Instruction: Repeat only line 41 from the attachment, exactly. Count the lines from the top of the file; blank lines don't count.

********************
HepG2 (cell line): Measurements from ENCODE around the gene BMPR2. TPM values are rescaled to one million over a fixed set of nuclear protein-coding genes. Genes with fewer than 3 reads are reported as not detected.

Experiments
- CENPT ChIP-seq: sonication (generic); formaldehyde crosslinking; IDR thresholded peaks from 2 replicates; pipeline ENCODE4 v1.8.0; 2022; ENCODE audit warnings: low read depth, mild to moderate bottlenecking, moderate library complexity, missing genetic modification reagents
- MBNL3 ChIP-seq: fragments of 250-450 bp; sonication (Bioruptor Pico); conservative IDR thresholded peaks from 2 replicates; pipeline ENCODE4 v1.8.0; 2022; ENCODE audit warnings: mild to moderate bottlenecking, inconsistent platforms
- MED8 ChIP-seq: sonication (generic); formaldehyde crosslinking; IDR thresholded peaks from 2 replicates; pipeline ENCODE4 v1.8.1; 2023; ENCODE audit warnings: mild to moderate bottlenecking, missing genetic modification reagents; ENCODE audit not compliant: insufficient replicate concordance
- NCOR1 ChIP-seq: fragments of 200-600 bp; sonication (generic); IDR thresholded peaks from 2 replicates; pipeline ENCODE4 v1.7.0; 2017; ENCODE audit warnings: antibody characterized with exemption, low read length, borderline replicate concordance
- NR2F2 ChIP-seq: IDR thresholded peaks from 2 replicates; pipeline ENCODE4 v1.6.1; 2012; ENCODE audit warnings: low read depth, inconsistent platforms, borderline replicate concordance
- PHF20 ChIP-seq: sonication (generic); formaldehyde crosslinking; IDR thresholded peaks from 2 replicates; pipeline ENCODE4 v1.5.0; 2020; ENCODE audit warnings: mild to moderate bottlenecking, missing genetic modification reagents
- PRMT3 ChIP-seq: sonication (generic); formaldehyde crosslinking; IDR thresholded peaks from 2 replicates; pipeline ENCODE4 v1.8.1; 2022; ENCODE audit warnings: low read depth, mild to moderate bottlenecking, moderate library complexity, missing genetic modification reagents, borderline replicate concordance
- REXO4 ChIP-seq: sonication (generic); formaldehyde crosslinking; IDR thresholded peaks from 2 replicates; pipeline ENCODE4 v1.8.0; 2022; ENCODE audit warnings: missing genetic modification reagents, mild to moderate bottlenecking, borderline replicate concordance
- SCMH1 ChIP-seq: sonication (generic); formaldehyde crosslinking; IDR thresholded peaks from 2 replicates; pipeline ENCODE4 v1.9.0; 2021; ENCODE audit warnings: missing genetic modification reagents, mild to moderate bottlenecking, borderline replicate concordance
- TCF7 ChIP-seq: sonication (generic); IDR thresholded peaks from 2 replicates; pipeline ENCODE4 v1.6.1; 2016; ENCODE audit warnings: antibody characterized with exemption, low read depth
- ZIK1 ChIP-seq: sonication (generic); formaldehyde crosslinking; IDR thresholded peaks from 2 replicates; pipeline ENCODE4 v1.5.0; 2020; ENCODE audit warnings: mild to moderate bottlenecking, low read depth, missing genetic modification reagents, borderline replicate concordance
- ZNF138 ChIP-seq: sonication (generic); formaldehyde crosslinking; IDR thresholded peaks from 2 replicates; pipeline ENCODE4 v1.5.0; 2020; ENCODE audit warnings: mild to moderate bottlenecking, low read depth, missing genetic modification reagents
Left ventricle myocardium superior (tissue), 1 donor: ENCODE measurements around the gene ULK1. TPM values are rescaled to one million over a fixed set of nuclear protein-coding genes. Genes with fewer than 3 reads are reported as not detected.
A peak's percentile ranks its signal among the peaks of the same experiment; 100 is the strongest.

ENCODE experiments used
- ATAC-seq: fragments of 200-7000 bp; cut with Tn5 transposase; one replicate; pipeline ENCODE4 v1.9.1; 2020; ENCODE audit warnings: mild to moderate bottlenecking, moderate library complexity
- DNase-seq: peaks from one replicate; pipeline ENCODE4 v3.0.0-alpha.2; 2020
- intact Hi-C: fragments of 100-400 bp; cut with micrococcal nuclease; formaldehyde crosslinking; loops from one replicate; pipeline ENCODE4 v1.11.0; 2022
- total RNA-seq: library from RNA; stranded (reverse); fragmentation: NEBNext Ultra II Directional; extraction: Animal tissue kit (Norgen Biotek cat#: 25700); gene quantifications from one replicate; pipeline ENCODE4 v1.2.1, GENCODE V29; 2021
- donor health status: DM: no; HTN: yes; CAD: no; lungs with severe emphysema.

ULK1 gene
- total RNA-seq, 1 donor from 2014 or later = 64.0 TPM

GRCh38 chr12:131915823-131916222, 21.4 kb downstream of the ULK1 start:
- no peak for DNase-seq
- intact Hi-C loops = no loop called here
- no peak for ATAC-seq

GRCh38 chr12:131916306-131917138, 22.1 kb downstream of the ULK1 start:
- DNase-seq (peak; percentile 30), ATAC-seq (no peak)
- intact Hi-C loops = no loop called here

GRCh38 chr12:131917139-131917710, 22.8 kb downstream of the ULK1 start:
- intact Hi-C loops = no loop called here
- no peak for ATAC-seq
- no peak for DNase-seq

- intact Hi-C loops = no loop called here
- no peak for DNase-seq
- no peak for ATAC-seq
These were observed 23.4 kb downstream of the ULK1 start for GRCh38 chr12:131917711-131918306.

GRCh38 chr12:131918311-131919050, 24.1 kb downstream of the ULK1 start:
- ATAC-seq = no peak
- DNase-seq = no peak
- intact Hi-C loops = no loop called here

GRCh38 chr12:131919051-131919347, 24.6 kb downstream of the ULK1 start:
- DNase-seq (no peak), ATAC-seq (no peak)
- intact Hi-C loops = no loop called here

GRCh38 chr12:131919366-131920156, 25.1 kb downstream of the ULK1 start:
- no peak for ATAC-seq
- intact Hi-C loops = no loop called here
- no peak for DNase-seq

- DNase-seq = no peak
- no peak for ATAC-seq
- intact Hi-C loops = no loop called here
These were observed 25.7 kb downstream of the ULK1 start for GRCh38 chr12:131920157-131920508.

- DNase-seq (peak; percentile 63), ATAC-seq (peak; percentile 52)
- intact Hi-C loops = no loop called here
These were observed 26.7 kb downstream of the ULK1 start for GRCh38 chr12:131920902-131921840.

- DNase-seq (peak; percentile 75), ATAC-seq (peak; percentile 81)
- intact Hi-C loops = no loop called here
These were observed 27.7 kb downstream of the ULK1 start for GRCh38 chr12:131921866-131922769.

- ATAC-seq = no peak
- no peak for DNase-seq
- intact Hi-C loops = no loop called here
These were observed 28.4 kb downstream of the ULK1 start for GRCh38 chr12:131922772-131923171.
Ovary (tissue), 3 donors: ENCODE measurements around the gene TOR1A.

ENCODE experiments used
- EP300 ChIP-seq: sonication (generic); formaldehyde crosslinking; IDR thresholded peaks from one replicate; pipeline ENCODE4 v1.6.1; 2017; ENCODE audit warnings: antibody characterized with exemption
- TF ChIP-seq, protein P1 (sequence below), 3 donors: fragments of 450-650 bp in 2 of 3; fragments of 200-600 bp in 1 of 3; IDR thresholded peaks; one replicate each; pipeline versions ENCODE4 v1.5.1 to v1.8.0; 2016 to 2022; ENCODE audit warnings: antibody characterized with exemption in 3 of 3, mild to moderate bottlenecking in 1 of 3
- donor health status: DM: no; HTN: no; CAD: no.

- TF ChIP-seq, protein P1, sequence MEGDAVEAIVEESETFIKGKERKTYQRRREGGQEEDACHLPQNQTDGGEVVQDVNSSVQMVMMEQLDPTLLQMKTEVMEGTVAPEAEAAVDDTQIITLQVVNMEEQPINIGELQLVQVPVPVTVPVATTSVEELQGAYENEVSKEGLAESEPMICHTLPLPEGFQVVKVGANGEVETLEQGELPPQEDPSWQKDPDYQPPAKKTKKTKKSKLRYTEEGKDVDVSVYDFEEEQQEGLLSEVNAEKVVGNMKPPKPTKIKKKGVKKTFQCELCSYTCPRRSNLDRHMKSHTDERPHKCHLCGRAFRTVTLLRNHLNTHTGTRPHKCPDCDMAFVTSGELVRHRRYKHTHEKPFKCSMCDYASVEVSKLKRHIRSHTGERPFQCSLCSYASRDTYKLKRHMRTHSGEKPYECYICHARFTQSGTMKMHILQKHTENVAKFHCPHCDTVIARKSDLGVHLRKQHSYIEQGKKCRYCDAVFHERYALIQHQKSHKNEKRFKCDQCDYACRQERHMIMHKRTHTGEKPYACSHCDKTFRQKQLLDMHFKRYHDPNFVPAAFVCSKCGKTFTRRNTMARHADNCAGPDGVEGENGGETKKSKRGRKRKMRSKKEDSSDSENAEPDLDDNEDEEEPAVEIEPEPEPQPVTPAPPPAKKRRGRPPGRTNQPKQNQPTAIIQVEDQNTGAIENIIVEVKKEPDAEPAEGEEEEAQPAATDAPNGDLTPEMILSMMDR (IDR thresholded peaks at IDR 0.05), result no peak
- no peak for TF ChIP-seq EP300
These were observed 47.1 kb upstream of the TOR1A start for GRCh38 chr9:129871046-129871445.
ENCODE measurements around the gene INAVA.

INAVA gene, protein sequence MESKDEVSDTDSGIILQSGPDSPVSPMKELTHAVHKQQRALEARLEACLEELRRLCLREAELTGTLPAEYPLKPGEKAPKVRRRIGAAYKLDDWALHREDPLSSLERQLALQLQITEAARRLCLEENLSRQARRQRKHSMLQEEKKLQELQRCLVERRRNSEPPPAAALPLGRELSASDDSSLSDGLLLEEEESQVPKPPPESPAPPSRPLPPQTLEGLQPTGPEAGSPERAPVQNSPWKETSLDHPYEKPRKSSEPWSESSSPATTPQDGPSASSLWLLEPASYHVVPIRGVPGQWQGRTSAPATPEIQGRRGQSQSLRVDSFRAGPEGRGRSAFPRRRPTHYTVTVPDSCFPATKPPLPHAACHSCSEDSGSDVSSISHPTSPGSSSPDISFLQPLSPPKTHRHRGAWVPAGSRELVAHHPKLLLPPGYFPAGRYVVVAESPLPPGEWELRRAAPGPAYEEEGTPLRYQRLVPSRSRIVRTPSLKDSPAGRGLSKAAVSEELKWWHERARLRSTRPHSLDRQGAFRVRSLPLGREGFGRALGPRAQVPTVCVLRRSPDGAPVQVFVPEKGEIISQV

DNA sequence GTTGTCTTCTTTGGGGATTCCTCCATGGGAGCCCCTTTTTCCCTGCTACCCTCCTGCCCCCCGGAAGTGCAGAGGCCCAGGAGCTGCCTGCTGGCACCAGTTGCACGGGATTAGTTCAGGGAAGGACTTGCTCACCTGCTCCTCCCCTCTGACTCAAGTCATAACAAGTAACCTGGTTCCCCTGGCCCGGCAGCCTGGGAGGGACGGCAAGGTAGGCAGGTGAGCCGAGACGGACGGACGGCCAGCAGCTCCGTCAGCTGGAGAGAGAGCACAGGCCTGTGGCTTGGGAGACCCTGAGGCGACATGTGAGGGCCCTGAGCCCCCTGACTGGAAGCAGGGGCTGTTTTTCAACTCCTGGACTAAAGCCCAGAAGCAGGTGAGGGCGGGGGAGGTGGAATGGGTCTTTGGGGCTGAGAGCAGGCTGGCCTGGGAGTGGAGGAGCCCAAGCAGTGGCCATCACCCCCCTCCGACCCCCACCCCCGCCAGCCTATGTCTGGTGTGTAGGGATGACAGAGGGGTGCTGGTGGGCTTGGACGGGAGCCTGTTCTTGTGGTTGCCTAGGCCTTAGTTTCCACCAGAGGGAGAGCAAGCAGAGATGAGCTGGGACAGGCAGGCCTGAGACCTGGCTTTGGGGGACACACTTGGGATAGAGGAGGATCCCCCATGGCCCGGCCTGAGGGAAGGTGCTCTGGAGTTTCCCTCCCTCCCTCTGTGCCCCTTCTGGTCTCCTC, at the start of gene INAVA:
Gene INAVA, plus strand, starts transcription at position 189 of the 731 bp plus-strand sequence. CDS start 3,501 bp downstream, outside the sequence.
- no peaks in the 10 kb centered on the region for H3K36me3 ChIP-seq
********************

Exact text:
- ATAC-seq = no peak